What are telecom towers?

Telecommunication towers combine different structures to ease the communication between areas. When you see mobile networking, wireless communication, television antennas, and radio broadcasting, they all intersect at the telecom towers.

By definition, telecommunication towers are a set of the electronic signal processing unit and mechanical structures that connect people via telecommunication. Mobile phone services and telephone lines are all connected via these towers.

They can be used for armed forces purposes and for the radar system. For different purposes and in different places, there are different heights of towers.

Types of Telecom TowersThe most common heights are between 15 and 60 meters but may extend beyond that depending on the requirement. For instance, hill areas have shorter towers than land areas such as 30 to 60 meters high towers inland areas and 15 to 30 meters high towers in hill areas.

 

 

 

Types of Telecommunication Towers

The types of telecommunication towers may vary based on the type of sections, structural action, placement of tower, and their cross-section. 

Based on the structural action, there are three major groups under this category which are guyed towers, self-supporting towers, and monopole.

Telecom Tower Monopoles Repaired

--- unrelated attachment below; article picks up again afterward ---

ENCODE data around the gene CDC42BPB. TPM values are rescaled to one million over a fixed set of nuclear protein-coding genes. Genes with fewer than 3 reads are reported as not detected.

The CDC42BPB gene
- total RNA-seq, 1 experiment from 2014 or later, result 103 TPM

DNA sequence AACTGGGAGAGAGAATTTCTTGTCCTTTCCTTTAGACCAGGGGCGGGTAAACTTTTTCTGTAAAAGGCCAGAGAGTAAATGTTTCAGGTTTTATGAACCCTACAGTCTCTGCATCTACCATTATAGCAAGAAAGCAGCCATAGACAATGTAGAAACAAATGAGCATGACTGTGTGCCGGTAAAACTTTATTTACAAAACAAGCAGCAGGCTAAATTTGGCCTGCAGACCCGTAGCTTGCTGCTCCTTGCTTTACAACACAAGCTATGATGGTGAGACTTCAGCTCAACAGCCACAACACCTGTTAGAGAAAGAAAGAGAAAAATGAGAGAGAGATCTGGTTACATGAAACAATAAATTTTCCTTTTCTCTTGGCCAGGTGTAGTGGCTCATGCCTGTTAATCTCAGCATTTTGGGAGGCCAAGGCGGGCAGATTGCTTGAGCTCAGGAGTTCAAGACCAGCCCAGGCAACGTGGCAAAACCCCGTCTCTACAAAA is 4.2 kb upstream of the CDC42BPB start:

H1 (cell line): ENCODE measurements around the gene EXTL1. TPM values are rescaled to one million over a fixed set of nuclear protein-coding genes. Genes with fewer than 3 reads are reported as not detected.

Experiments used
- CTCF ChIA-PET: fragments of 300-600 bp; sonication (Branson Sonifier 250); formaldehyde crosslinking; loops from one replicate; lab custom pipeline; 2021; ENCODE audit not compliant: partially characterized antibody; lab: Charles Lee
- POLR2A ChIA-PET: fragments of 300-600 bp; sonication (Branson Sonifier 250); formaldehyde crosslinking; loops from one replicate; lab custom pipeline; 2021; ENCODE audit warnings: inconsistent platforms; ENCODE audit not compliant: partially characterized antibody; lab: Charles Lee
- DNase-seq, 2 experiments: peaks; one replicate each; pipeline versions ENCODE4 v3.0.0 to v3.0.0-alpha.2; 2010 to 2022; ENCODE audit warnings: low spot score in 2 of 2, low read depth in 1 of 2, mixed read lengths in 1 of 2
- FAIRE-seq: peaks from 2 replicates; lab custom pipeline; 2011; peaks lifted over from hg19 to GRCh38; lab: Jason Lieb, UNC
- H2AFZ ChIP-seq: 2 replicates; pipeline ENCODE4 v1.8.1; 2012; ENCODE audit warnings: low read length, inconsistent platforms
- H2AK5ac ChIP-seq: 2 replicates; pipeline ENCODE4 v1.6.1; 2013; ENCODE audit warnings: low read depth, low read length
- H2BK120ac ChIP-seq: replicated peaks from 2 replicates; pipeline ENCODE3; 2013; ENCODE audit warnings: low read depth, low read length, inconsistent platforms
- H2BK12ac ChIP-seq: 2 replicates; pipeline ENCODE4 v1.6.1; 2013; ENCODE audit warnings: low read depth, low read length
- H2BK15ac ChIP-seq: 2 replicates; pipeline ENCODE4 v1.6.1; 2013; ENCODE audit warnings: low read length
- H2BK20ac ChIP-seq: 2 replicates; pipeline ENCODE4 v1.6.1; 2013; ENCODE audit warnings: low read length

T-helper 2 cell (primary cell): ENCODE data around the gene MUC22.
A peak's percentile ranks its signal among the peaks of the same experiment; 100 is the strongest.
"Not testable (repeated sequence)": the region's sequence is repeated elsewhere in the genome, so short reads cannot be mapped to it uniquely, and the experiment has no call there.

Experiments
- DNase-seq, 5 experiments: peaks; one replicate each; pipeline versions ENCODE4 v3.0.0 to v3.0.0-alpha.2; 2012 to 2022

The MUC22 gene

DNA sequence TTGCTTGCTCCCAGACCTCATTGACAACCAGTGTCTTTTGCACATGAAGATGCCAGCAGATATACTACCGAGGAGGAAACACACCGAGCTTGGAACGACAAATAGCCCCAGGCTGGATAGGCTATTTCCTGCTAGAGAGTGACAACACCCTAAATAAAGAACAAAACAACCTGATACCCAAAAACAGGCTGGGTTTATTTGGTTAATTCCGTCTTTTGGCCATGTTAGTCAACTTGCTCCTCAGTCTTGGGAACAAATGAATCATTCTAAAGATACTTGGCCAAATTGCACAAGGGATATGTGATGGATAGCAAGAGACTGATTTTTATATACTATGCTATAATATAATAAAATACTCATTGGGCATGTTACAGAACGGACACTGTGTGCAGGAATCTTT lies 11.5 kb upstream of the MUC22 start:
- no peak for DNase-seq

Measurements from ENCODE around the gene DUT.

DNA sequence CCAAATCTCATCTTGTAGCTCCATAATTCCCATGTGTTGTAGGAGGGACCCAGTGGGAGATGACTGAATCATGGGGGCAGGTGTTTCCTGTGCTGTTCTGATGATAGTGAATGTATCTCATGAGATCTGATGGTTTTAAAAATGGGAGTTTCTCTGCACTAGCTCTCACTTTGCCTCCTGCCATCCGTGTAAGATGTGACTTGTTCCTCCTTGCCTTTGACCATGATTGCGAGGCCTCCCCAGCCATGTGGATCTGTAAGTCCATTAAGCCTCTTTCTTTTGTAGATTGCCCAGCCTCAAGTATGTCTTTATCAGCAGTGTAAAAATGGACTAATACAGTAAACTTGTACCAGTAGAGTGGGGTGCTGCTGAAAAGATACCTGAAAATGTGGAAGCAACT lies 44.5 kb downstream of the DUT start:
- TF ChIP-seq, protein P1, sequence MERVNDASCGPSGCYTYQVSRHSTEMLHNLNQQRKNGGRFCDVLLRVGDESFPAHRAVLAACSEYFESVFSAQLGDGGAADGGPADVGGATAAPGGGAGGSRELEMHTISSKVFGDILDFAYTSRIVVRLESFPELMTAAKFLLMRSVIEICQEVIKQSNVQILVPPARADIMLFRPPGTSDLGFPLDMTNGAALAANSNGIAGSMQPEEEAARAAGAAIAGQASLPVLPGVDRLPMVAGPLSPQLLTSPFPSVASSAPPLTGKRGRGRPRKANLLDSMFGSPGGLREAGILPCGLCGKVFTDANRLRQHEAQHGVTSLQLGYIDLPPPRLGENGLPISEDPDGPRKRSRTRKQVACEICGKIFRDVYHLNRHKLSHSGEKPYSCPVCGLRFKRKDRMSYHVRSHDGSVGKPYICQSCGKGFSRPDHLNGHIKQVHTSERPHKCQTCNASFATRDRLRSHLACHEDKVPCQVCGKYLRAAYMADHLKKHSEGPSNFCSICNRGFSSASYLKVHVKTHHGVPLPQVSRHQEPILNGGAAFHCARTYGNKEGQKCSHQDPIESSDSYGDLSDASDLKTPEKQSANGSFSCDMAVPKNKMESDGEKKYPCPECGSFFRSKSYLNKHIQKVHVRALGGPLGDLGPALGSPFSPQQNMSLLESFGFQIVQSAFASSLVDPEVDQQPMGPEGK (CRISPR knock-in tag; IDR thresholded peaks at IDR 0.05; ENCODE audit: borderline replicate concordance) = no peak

Guyed towers – When compared to self-supporting towers, these towers provide height at lower material costs because of the insufficient use of high-strength steel in guyed towers. The central mast in guyed towers has a triangular lattice section and is guyed in three directions over an anchor radius of about two-thirds of the tower height. Where icing is very heavy to ice up lattice sections, tubular masts are used.

Self-supporting towers – They are so-called because they are supported on buildings or on the ground. They are also suitable in many situations and require less base area although their weight is more. Examples of self-supporting towers are power transmission, TV, MW, and floodlight towers.

Monopole – Monopoles are placed over the roofs of a tall building when the required number of antennae is less. This is why they are called single self-supporting poles and may be placed on heights of a tower that is less than 9m.

Based on the cross-section of the tower, the cross-sections may be triangular, square, rectangular, hexagonal, delta, and polygonal. With open steel lattice towers, there is an efficient use of the material. More so, one can construct stiff and light-weight structures because of lesser exposure to wind loads. Examples of lattice towers are broadcasting towers and power transmission and telecommunication.

Which telecommunication towers do you use? 

SingleSourceCom.com is a leader in repairs, used and refurbished telecom equipment including network, microwave and data equipment. Get in touch with a team specialist today.